vehicle in a public place while intoxicated or operating a watercraft
powered with an engine having a manufacturer’s rating of 50 horsepower
or above while intoxicated;
- You were placed under arrest and the law enforcement officer offered you
an opportunity to provide a specimen of breath or blood under the provisions
of Tex. Trans. Code Ann. Ch. 724; and
- You refused to provide a specimen on request of the officer.
In a Breath/Blood Alcohol Test Failure Case the State must prove by a preponderance
of evidence that:
- You had an alcohol concentration of a level specified in Section 49.01
Texas Penal Code, while operating a motor vehicle in a public place; and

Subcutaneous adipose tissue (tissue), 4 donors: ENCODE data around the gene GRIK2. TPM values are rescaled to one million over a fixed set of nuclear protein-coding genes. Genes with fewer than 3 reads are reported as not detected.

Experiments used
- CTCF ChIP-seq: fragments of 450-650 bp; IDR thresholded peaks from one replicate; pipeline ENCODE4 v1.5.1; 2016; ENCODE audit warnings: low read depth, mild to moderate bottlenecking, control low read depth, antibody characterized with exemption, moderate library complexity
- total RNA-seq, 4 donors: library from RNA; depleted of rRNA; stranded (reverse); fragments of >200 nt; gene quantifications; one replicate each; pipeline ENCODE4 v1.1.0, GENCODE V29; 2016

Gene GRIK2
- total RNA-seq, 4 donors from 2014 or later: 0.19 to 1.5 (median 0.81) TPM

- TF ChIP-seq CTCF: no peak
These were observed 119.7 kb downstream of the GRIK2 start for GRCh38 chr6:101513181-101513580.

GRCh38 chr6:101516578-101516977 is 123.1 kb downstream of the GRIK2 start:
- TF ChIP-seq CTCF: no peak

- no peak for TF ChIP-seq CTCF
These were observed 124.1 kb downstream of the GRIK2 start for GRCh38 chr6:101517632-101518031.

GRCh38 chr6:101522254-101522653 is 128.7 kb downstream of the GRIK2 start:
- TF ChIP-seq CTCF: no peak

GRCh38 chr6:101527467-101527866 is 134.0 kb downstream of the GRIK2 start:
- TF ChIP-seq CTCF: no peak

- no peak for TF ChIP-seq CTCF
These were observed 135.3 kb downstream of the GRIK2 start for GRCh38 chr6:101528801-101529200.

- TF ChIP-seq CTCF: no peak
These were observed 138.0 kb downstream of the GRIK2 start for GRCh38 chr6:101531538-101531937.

- The law enforcement officer had reasonable suspicion to stop you or had
probable cause to arrest or take you into custody.
Can you win the ALR hearing?
ALR hearings can be won if handled by an experienced DWI lawyer. Attorney
Doug Atkinson has successfully defended many clients at ALR hearings and
prevented their licenses from being suspended. The State of Texas has
numerous attorneys on staff whose sole duty is to conduct ALR hearings.
Attorney Atkinson has conducted hundreds of ALR hearings with outstanding
success. He will carefully review the facts, the offense report, and the
video tape evidence. He will then use that evidence to fight for your
license. In many cases, he has had the case thrown out by the judge because
the law enforcement officer did not have reasonable suspicion to stop
the vehicle or did not establish probable cause of the driver's intoxication.
If you have been charged with
DWI in Conroe or a surrounding area, do not hesitate to contact Attorney Atkinson!